Instead of being vertically integrated, cloud native applications are built of loosely coupled components that “allow each component to choose the right technology stack and infrastructure to solve its particular task, and which can be built, tested and released independently,” said Anders Wallgren, vice president of technology strategy at CloudBees Inc. That approach reduces hard-coded dependencies and makes modification easier.

APIs are an essential element. They provide consistent and safe access to data and services without messing with the underlying code, a practice that can create crippling dependencies. APIs enable applications to be safely modified, extended and integrated with other software. Declarative APIs are even more cloudlike, enabling developers to specify a desired result rather than a sequence for achieving it. It’s the equivalent of giving an address to a navigation system and leaving it to the computer to calculate the route rather specifying turn-by-turn directions.

Other cloud native technologies include NoSQL databases which can act upon distributed structured and unstructured data stores, cloud object storage and the agile development discipline of continuous integration and delivery.

Wikibon's Miniman: Cloud-native is about "optimizing for technology, organization and skills for the cloud," Photo: SiliconAngle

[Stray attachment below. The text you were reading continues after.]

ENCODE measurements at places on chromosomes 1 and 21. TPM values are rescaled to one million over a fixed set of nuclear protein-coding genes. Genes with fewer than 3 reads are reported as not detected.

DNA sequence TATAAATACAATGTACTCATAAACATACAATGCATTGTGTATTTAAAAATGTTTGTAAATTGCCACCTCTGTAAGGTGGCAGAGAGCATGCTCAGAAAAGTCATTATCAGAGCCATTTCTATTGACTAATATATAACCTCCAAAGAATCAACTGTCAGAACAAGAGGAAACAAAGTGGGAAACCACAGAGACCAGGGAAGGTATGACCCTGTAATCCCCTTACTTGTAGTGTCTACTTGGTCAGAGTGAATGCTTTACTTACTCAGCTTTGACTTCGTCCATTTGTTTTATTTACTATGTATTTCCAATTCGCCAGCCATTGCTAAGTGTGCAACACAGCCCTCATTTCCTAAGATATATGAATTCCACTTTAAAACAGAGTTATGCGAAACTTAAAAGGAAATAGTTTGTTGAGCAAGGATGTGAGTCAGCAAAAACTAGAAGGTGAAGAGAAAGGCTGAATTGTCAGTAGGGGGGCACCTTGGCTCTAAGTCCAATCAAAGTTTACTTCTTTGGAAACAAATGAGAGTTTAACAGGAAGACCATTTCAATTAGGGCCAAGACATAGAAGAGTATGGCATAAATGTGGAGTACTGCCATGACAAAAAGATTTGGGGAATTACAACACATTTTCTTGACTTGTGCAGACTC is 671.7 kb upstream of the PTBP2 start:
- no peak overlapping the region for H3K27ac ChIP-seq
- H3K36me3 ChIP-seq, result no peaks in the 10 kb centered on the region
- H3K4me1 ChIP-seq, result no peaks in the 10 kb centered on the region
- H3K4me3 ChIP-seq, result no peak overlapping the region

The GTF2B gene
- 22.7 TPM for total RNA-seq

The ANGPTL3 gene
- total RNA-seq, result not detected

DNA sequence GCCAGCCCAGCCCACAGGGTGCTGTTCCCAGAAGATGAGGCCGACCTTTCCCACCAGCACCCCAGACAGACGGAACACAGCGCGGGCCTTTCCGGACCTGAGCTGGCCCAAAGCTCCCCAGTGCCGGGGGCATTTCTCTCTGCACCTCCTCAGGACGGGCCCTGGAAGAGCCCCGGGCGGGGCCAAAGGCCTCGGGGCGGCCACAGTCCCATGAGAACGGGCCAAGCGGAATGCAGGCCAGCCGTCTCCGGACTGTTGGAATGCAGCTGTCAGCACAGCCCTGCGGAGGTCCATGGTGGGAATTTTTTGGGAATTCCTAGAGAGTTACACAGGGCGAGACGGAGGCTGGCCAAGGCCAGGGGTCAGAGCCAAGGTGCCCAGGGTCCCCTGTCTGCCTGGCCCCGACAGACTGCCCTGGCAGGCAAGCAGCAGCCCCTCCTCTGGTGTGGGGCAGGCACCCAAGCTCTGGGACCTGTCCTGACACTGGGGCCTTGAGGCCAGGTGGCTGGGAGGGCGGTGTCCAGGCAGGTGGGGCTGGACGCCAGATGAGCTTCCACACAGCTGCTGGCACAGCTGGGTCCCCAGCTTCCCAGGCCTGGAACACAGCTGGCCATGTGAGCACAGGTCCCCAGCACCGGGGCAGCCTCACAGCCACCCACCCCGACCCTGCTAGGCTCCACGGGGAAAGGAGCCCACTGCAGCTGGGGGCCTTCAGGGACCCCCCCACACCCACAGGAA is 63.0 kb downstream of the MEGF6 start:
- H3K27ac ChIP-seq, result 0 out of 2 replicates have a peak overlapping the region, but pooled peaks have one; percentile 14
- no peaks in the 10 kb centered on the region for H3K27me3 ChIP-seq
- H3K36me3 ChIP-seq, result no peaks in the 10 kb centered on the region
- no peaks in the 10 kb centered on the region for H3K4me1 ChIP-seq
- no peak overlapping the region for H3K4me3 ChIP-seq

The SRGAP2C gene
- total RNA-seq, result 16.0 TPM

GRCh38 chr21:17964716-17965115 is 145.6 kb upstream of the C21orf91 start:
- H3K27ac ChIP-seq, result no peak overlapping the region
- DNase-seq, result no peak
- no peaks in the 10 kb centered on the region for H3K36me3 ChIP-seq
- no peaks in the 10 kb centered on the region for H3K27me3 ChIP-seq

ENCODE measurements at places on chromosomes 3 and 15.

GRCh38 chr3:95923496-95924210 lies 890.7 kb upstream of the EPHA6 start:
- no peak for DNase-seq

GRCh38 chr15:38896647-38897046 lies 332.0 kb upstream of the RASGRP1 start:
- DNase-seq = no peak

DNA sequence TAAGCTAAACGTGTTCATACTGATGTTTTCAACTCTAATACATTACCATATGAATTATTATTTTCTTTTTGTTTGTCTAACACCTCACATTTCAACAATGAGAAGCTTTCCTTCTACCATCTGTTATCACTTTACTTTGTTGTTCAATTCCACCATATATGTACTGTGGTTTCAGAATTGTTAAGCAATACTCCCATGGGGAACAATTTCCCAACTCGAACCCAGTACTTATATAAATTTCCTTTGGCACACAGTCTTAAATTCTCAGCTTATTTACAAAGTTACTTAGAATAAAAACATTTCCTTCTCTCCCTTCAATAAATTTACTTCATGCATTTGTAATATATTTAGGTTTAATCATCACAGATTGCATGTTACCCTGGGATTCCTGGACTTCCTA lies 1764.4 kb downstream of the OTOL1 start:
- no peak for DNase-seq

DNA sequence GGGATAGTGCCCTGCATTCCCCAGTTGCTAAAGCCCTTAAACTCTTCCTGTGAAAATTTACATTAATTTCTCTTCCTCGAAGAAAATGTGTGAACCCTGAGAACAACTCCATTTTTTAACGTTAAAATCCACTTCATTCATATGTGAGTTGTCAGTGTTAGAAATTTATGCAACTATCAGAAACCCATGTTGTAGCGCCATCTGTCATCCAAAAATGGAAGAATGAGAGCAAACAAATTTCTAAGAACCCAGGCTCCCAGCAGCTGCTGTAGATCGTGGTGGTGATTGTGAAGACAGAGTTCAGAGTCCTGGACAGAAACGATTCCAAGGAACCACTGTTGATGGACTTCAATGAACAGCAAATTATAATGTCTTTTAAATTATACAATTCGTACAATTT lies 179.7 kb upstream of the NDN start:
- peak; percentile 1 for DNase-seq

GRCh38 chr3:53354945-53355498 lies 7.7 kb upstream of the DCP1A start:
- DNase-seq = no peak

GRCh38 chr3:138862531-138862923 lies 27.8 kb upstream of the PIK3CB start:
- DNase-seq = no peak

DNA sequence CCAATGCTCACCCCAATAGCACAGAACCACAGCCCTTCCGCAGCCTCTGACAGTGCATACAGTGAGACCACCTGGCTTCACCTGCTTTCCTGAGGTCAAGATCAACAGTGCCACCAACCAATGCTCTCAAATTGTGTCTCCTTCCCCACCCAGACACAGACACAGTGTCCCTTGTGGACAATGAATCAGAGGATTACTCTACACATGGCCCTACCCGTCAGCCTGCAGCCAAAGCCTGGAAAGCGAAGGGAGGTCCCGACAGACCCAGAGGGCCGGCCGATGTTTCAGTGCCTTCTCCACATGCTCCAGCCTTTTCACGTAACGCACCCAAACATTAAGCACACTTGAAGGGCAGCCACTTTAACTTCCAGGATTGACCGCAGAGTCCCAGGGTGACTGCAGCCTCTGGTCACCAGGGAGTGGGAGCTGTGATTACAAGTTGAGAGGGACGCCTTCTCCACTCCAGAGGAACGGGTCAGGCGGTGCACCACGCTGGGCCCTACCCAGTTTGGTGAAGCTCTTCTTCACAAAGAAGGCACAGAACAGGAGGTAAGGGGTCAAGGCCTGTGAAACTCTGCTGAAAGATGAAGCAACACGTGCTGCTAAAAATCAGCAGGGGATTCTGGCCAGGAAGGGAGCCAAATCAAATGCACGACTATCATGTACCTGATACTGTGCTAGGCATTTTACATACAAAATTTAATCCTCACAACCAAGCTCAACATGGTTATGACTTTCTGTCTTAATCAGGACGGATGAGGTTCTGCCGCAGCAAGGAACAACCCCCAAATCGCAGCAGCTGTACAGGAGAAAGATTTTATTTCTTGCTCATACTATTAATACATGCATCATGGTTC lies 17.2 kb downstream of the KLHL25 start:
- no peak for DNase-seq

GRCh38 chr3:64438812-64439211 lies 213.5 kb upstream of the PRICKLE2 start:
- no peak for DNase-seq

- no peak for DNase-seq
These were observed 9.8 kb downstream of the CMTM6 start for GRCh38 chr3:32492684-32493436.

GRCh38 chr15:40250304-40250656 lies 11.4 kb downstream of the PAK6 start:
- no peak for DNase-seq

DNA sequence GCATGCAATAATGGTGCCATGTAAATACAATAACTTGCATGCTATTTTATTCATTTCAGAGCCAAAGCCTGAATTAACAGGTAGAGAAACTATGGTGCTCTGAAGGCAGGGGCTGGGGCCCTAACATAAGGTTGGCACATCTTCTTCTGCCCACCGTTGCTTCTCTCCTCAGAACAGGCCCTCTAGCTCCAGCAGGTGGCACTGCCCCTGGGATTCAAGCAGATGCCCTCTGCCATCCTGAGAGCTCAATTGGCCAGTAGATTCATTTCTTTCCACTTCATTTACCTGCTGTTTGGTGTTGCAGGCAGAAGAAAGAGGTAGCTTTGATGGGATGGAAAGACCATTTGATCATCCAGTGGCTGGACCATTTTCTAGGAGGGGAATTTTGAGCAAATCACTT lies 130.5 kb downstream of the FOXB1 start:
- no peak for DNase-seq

Wikibon’s Miniman: Cloud native is about “optimizing for technology, organization and skills for the cloud,” Photo: SiliconAngle

More debatable is whether cloud native applications must necessarily use containers and microservices, the latter being modular services that are invoked at runtime to perform specified tasks and then shut down. Both are included in the CNCF’s definition, but the principal benefit of containers is to enable application portability. Microservices, on the other hand, usually require a fundamental restructuring of an application or its components, a task that may have questionable return on investment.

Organizations that adopt containers for their portability benefits may actually sacrifice some of the benefits of cloud native architecture by making tradeoffs that make them less able to take advantage of underlying platforms, said Gartner’s Lowery.

“The African veldt is a lion’s natural environment; you can put it in a zoo but it’s not as conducive to the lion maximizing its potential,” he said, drawing an analogy. In the same way, abstracting services for the sake of portability has the tradeoff of limiting an organization’s ability to take advantage of all the features of a given cloud platform.

“Anytime you use a more generic approach, you’re giving up depth,” Lowery said. “Reducing lock-in will also reduce your cloud-nativeness.” The Gartner analyst advises organizations to think hard about how important portability is to them. Many will conclude that there’s more upside to using the native capabilities of a single platform, even if that locks them in. “Most CIOs are still trying to understand the tradeoffs,” he said.

Duckbill’s Quinn agreed that technology shouldn’t be a guiding star. “If your goal is to align to a Kubernetes strategy, then that’s a failure because you shouldn’t have a Kubernetes strategy,” he said.